protein berry smoothie

Brit’s Berry Blast Smoothie

  • 3/4  Grapefruit Juice
  • 1/3 Cup of egg whites
  • 1 Cup frozen or fresh mixed berries (raspberries, strawberries, blueberries)

nut banana smoothie

Carob Nut Banana Smoothie

  • 1 banana (small) cut into pieces
  • 1/4 cup skim milk
  • 1 tablespoon dried carob powder*
  • 2 tablespoons reduced fat peanut butter
  • 1/2 Cup of ice

apple cinnamon soy smoothie

Apple Cinnamon Soy Smoothie

  • 1/3 Cup egg whites
  • 1 Sweet, crisp apple (medium size) peeled, chopped red apple (about 1 1/4 cups)
  • 1 Cup refrigerated vanilla soy milk
  • 1/4 Teaspoon ground cinnamon

mean green smoothie

Lean Mean Green Smoothie

  • 1 cup kefir
  • 2 T ground flax-seed
  • 1 1/2 cups spinach
  • 1 banana
  • 1/4 quinoa (prepared with milk)
  • 1 tsp peanut butter
  • 1 tsp vanilla (optional)

gladiator protein smoothie

Copycat Gladiator Smoothie (Smoothie King)

This recipe is great because you can alter it to fit your own preference and change it up as much as you’d like! (My favorite is vanilla protein powder with strawberries and banana!)

  • 1 serving of whey protein powder (any flavor you like)
  • 1 Cup of fruit
  • 1 Cup of water, or milk of choice
  • 1/2 Cup of ice

Finding Balance: Dieting vs. Overindulging

Finding Your Food Consumption

Guest Post by Lindsay Krasna, GRIT by Brit Registered Dietitian

A client of mine that’s been struggling with her weight recently asked me how she can achieve a healthy body and optimize my health without “dieting” or “restricting.” She has been trying to understand the difference between these concepts for much of her life, and I believe she’s not alone in her confusion! In my work as a nutrition counselor, I come across this all this all the time. Our society’s diet-obsessed culture and conflicting media messages about nutrition make the answer to this question very unclear. Eggs are good for you one day, and bad the next. Low-fat is definitely the way to go one day, no wait, low-calorie, or low-carb the next. Don’t eat above your daily Weight Watchers points allotment, or else you’ll gain weight. Gosh, how discouraging this can be!

So really, how does one find a sustainable approach to eating well and maintaining a healthy body, without going crazy and depriving one’s self of their nutrient needs? How can one healthfully set boundaries around their intake of less nutrient dense foods while honoring their tastes and body’s nutritional requirements?

I believe the answer comes down to blending our natural, intuitive cues with our cerebral knowledge about nutrition.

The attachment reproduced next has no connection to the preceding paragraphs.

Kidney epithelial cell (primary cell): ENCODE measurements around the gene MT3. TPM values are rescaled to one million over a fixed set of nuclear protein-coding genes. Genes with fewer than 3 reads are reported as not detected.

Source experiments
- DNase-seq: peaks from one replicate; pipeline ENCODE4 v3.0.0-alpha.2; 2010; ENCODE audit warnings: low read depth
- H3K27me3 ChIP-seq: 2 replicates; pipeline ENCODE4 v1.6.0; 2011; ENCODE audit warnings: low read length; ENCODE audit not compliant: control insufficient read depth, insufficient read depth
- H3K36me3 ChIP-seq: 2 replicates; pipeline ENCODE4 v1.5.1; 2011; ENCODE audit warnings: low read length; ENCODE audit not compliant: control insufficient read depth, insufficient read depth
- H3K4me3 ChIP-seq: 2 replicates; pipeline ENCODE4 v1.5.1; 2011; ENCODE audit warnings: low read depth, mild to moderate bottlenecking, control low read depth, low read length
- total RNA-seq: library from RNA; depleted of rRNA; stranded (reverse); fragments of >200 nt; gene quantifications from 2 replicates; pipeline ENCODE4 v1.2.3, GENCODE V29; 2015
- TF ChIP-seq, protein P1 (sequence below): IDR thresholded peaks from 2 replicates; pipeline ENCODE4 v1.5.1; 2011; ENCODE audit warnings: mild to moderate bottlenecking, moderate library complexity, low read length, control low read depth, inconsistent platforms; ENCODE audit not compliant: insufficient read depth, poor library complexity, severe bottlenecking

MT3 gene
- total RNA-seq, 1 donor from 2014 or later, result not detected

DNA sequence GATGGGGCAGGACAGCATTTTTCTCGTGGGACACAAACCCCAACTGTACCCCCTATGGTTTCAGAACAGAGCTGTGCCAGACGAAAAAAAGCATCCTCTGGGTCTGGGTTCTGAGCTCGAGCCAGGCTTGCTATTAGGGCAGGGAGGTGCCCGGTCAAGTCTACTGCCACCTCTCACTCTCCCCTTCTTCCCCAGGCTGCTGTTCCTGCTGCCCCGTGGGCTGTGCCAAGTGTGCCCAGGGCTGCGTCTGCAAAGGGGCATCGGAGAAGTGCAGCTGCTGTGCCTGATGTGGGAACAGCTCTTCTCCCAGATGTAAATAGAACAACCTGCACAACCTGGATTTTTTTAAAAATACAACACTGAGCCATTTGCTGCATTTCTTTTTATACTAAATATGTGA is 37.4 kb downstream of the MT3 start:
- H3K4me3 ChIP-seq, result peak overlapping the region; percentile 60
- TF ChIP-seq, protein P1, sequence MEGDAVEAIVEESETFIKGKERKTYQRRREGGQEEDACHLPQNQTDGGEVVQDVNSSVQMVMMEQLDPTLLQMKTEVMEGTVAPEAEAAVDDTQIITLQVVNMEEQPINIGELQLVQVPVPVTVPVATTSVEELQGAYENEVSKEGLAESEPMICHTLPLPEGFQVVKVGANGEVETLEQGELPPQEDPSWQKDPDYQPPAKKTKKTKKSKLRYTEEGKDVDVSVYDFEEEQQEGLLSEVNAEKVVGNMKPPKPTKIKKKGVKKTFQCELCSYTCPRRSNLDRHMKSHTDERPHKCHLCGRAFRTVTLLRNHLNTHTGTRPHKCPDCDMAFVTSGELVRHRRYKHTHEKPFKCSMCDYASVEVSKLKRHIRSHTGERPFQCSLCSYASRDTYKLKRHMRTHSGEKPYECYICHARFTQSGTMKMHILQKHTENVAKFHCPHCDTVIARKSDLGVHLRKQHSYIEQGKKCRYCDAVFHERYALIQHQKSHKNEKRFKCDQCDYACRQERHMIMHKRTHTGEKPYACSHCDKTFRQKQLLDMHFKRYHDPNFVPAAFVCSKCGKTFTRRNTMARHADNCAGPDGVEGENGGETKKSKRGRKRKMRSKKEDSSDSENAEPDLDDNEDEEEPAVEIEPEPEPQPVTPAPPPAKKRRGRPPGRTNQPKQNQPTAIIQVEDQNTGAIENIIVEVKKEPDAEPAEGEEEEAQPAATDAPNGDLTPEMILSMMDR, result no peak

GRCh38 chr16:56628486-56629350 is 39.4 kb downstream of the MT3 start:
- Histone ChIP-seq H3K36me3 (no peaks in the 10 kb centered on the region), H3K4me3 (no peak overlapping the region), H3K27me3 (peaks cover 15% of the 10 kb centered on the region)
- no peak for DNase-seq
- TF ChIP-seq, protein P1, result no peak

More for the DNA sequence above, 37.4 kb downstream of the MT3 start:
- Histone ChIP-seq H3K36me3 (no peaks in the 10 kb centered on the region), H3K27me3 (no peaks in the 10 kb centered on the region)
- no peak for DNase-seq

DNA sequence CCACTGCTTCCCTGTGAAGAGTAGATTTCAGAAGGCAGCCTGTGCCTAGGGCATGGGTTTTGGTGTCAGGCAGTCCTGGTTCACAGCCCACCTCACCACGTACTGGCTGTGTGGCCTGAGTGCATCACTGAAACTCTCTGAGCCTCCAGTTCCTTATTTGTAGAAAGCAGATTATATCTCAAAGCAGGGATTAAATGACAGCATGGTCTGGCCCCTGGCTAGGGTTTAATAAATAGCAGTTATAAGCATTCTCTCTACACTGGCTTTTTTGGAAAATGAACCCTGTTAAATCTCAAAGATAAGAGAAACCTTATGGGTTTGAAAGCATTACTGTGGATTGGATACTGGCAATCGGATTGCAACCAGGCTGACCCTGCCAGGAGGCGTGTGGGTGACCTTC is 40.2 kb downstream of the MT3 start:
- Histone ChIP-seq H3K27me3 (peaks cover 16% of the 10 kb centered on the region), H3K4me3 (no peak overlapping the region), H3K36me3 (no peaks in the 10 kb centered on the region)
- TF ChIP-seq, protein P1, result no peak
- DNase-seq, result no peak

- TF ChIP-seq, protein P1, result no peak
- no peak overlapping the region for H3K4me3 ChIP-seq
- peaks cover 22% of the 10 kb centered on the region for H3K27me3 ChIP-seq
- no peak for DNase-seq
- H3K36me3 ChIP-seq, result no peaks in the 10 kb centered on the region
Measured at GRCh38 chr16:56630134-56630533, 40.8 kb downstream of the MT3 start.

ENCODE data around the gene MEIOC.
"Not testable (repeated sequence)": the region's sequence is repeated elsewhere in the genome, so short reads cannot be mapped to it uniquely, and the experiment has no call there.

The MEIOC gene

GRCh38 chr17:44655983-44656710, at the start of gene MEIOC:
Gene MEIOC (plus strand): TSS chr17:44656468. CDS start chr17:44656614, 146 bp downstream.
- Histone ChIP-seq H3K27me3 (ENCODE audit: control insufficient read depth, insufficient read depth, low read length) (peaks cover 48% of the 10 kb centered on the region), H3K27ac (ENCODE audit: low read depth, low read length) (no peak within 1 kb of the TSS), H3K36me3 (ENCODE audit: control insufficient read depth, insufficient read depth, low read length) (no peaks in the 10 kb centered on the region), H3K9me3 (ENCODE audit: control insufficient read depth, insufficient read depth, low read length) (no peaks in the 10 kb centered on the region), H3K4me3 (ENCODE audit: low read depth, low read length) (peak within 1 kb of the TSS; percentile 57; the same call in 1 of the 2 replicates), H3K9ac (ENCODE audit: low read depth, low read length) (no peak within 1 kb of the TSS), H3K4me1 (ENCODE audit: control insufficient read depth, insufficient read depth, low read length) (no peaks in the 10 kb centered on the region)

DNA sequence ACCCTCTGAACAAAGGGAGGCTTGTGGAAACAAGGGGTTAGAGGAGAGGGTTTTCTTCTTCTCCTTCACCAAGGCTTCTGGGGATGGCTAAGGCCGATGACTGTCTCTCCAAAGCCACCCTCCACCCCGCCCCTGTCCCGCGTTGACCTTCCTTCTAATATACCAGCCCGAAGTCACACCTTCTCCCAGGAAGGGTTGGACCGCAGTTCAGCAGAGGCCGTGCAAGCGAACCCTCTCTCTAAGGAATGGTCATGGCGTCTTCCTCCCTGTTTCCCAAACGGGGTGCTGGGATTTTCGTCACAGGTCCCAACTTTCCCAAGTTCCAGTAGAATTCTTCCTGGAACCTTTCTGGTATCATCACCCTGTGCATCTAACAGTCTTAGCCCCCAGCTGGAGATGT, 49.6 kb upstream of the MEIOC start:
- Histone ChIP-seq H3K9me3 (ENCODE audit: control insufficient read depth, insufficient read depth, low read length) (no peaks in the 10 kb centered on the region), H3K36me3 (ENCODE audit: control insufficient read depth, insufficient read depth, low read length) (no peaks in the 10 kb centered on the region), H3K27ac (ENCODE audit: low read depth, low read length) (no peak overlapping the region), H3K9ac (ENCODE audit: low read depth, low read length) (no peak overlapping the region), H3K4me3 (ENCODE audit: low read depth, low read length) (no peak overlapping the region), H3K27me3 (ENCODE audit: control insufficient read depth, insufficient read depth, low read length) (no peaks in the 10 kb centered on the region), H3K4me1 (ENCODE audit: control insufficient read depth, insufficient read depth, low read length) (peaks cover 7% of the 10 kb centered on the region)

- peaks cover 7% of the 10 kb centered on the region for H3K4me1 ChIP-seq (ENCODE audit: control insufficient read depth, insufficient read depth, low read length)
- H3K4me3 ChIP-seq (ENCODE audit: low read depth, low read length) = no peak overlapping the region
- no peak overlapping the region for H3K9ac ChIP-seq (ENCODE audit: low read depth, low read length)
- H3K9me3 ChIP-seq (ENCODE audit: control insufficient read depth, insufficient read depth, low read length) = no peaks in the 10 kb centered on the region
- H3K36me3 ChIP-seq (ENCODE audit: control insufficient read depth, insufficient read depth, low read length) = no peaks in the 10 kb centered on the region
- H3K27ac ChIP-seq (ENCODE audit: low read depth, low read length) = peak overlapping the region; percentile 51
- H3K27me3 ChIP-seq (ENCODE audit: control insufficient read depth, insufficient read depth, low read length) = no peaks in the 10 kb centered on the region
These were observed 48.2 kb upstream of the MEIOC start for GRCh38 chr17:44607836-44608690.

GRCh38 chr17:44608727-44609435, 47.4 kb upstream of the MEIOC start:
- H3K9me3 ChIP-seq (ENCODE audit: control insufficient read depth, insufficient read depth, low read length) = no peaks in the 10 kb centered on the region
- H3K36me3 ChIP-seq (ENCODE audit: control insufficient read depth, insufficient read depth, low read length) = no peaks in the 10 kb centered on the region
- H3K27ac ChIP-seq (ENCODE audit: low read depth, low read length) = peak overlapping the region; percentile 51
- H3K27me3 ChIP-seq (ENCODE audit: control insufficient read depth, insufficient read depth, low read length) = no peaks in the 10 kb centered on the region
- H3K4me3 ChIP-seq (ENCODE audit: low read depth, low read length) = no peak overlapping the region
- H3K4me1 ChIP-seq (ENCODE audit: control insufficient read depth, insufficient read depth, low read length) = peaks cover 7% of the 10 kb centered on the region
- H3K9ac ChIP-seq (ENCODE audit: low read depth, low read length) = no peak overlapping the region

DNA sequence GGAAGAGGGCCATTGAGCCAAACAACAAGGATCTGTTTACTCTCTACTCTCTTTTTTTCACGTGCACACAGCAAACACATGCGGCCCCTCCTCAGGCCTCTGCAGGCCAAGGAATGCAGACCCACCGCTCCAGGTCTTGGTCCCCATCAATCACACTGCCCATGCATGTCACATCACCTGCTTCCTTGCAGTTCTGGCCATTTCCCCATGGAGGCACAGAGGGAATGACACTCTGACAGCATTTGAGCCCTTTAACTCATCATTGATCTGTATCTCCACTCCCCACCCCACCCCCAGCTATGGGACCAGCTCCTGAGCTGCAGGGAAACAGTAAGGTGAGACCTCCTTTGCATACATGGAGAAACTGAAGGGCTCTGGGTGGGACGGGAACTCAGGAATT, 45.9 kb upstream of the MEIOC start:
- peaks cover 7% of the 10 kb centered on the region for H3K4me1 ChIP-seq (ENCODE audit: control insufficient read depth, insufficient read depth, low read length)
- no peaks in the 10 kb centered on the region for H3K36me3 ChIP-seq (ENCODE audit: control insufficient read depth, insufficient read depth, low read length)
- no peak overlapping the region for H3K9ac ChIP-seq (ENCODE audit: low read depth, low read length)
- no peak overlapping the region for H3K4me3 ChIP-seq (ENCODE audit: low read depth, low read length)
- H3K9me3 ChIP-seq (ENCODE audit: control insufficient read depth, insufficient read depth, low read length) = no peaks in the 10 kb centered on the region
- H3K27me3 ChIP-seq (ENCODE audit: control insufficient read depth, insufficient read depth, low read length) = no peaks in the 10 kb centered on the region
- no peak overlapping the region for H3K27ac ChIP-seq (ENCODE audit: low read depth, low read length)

Here are a few definitions to make these concepts more clear:

  • Dieting: consistently following a set of (oftentimes unscientifically based) rigid food rules or guidelines while ignoring your body’s intuitive cues and/or food preferences.
  • Overindulging: consistently eating beyond your body’s fullness cues for non-physical reasons, and/or consistently choosing foods that contribute limited nutrition value.
  • Healthy eating: consistently blending basic nutrition principles (cerebral knowledge) with your body’s intuitive hunger-fullness cues and taste preferences (internal knowledge).

Notice I use the term *consistently* in all 3 definitions. This is because it is totally normal and natural to under- or over-eat from time to time! Intake can vary in quality and quantity in the face of strong emotions, unplanned events, lack of time, special occasions, etc. As long as it’s not a regular reoccurrence. It’s also important not to overlook the fact that there are all kinds of environmental factors out there that can detract from the reliability of our internal cues, and interfere with our ability to eat mindfully and trust our bodies’ natural intuitive cues. Some examples include expanding portion sizes at restaurants, artificial sweeteners and food additives, eating on the go, technology distractions, and social pressures — to name a few). BUT, if you can learn to become more aware of these influences, you will have the power to offset them, and get back to listening to our body’s natural cues. A good nutritionist can help you work towards this.

Sounds simple, I know. And it really is. Not saying it’s easy though. It comes down to practice and trust. Trusting your body’s own internal regulation system is the key to good health. It IS possible to pay mind to good nutrition principles, while still honoring your body. I’ve seen it happen, and experienced it for myself. When you can start connecting your head with your stomach…. This is where the magic of real nutrition happens!

*Disclaimer: this message is targeted for a generally healthy individual. If you have a specific condition such as diabetes, kidney disease, a GI disease, etc., you will certainly need to follow more specified dietary rules to optimize your health. 

Dr. Oz 3 Day Cleanse Confessions